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Thompson Divide gets 20-year protection from new oil and gas leasing

Amy Hadden Marsh

Click here for Part One 

In April 2024, U.S Interior Secretary Deb Haalandofficially withdrew almost 222,000 acres of federal land on the Thompson Divide in western Colorado from new mineral extraction and geothermal leases for the next two decades. This victory was a long time coming, and involved people from all walks of life working together.

“In talking to people, I kept finding different ways that people were saying the very same thing: We’re blessed with an environment that adds to the health of our lifestyle,” said Dorothea Farris, local activist and former Pitkin County Commissioner, about the beginnings of her work to protect the Thompson Divide. Farris lives in Colorado’s Crystal River Valley. She was a founding member of the Thompson Divide Coalition, which came together in 2009 to figure out how to defend the Divide come hell or high water. “And we have a responsibility there that we are not taking…of keeping it clean, keeping the air, the water, the people responsible for what they’ve been blessed with.”

She told KDNK that the coalition started off as a disparate group of 10 or 15 locals having a conversation about the Thompson Divide. “We cannot allow the continuation of the extraction of minerals from a place that needs to be protected,” she explained. “We need to adjust what we need and how we look at things and how we do things, and make sure we can use the land without destroying the land and do it properly.”

Carbondale-area ranchers, such as Bill Fales, John Nieslanik and Marty Nieslanik, took part in those early conversations and, later, attended community rallies and events. All of them run cows in the Thompson Divide and depend on the land for their livelihoods.

At an event to raise awareness about protecting the Divide, Fales called the plan to drill for natural gas “ludicrous”. Marty Nieslanik agreed. “We don’t need to drill anymore up here, especially in our end of the county,” he said. “They screwed up the lower end so bad that we don’t want to deal with them. So I don’t know how we can stop ‘em but we gotta try.”

In 2013, U.S. Senator Michael Bennet introduced the Thompson Divide Withdrawal and Protection Act. The following year, the White River National Forest revised an oil and gas leasing plan, and ended up closing about 200,000 acres of forest service land on the Divide to new natural gas leasing for 20 years.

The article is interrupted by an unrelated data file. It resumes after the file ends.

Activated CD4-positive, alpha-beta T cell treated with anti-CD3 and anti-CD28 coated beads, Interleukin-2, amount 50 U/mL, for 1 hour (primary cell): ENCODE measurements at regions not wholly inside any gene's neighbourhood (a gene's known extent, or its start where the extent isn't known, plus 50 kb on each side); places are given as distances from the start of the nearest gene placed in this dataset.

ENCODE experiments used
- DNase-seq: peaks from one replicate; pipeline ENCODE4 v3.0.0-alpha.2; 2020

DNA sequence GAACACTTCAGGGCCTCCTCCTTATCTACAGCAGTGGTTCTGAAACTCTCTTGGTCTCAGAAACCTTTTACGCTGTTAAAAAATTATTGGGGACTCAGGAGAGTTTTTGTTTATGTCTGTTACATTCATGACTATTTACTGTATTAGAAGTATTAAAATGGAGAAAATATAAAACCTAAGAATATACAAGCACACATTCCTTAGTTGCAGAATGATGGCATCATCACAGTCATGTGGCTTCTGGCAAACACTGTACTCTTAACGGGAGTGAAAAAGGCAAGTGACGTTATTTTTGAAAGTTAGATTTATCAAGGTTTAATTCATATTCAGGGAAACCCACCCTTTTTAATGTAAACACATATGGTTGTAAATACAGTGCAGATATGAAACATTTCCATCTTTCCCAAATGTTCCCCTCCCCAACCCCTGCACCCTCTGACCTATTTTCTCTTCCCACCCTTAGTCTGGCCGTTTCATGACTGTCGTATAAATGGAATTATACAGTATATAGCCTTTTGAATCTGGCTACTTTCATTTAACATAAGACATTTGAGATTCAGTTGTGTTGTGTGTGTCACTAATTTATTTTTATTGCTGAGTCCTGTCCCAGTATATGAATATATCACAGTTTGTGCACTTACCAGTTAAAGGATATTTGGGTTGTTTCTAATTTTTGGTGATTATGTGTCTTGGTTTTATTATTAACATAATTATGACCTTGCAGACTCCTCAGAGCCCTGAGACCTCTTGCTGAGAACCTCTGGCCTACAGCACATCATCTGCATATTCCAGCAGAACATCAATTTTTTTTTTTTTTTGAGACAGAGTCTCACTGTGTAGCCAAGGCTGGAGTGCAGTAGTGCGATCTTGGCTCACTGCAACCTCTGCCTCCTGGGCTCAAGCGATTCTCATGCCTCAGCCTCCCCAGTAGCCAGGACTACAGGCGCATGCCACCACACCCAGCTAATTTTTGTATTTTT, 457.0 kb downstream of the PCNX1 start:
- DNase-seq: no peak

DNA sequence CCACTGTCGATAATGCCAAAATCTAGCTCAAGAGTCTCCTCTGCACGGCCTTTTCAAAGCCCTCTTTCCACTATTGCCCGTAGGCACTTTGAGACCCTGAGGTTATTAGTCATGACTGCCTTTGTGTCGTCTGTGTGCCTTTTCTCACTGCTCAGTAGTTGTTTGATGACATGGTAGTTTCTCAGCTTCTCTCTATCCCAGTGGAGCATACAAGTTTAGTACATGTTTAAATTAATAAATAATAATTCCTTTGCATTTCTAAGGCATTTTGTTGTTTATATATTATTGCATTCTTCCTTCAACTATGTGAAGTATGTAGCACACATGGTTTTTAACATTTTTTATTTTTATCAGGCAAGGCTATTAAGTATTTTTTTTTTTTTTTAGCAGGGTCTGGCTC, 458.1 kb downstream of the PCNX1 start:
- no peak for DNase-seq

In the summer of 2015, Wilderness Workshop, a local public lands watchdog group heavily involved in protecting the area, hosted a campout near a natural gas well pad on the Thompson Divide owned by SG Interests that wasn’t included in the 2014 closure. The event drew close to 30 people committed to keeping oil and gas drilling out of the Divide. “It’s our watershed,” said Carbondale resident Felicia Trevor. “It’s our lifeline for our cattle, for our food, for watering our crops, for our drinking water and for our livelihoods.”

This was about two years into a Bureau of Land Management review and legal struggle over 65 natural gas leases within the Thompson Divide that were issued without proper environmental analysis. The same groups, fresh from the Forest Service victory, were pushing the BLM to void the leases. Their tenacity paid off.

In 2016, the BLM canceled 25 of those leases. Three years later, Senator Bennet and Congressman Joe Neguse introduced theColorado Outdoor Recreation and Economy Act that will permanently protect the Thompson Divide…if and when it passes both the US House and Senate.

The bill is winding its way through Congress, said Peter Hart, Wilderness Workshop legal director, but not as fast as many would like. “These things take time. That’s the lesson here,” he explained. “Part of the reason and justification for this administrative withdrawal is that this provides the interim protection necessary so that we can continue to advocate for and work on permanent protection.”

Dorothea Farris adds that the success so far is a testament to what people with different viewpoints can accomplish when focused on a common goal. “It worked because we really all believed in a different way of how it should be done,” she said. “But we knew we had to come to agreement to make it work.”

Copyright 2024 KDNK

Amy Hadden Marsh